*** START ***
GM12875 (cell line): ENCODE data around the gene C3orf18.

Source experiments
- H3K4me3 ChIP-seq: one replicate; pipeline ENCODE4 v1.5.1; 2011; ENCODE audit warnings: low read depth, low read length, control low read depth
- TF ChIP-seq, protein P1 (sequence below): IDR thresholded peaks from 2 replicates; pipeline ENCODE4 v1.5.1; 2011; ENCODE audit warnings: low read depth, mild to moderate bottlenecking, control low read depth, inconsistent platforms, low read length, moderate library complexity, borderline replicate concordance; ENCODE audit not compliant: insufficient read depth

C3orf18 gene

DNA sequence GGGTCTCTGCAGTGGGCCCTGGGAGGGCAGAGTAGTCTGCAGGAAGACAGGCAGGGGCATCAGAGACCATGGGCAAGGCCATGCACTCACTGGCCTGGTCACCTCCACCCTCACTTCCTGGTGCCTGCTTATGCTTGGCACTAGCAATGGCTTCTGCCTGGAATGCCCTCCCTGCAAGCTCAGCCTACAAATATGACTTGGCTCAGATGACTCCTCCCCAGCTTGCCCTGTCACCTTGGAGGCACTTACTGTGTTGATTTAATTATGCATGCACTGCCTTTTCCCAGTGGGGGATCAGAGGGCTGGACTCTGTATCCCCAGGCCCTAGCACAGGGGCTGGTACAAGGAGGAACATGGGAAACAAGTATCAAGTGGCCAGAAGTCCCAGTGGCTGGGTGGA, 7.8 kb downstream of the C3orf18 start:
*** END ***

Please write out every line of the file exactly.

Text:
GM12875 (cell line): ENCODE data around the gene C3orf18.

Source experiments
- H3K4me3 ChIP-seq: one replicate; pipeline ENCODE4 v1.5.1; 2011; ENCODE audit warnings: low read depth, low read length, control low read depth
- TF ChIP-seq, protein P1 (sequence below): IDR thresholded peaks from 2 replicates; pipeline ENCODE4 v1.5.1; 2011; ENCODE audit warnings: low read depth, mild to moderate bottlenecking, control low read depth, inconsistent platforms, low read length, moderate library complexity, borderline replicate concordance; ENCODE audit not compliant: insufficient read depth

C3orf18 gene

DNA sequence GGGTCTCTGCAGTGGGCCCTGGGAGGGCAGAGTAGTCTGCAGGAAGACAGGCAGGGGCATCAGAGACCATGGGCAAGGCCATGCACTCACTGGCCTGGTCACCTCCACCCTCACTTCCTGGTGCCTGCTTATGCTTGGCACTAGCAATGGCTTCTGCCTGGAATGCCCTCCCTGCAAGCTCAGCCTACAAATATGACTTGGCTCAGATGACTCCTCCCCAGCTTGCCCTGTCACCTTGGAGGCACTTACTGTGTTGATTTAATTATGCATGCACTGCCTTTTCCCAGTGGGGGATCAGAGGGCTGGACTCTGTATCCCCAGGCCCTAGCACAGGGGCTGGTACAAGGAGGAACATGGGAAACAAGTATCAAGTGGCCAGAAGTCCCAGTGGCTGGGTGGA, 7.8 kb downstream of the C3orf18 start: